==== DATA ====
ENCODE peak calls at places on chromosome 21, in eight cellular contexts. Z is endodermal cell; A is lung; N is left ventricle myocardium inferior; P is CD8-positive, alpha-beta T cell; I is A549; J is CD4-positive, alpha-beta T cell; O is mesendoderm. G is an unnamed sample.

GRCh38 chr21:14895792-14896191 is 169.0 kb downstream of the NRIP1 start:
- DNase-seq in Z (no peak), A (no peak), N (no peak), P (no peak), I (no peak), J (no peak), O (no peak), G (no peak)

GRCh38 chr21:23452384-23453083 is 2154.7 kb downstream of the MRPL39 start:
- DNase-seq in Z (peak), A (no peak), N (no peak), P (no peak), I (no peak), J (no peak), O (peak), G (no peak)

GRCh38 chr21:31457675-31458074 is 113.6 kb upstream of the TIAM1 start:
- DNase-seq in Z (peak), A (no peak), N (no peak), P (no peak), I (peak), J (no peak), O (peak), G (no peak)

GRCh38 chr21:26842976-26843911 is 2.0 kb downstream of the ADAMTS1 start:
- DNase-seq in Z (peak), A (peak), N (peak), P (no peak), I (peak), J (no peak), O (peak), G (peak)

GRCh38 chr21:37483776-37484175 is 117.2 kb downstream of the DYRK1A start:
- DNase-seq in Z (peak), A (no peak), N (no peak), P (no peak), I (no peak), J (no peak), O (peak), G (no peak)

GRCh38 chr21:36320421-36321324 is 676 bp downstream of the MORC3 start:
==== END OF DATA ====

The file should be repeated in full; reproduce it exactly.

ENCODE peak calls at places on chromosome 21, in eight cellular contexts. Z is endodermal cell; A is lung; N is left ventricle myocardium inferior; P is CD8-positive, alpha-beta T cell; I is A549; J is CD4-positive, alpha-beta T cell; O is mesendoderm. G is an unnamed sample.

GRCh38 chr21:14895792-14896191 is 169.0 kb downstream of the NRIP1 start:
- DNase-seq in Z (no peak), A (no peak), N (no peak), P (no peak), I (no peak), J (no peak), O (no peak), G (no peak)

GRCh38 chr21:23452384-23453083 is 2154.7 kb downstream of the MRPL39 start:
- DNase-seq in Z (peak), A (no peak), N (no peak), P (no peak), I (no peak), J (no peak), O (peak), G (no peak)

GRCh38 chr21:31457675-31458074 is 113.6 kb upstream of the TIAM1 start:
- DNase-seq in Z (peak), A (no peak), N (no peak), P (no peak), I (peak), J (no peak), O (peak), G (no peak)

GRCh38 chr21:26842976-26843911 is 2.0 kb downstream of the ADAMTS1 start:
- DNase-seq in Z (peak), A (peak), N (peak), P (no peak), I (peak), J (no peak), O (peak), G (peak)

GRCh38 chr21:37483776-37484175 is 117.2 kb downstream of the DYRK1A start:
- DNase-seq in Z (peak), A (no peak), N (no peak), P (no peak), I (no peak), J (no peak), O (peak), G (no peak)

GRCh38 chr21:36320421-36321324 is 676 bp downstream of the MORC3 start: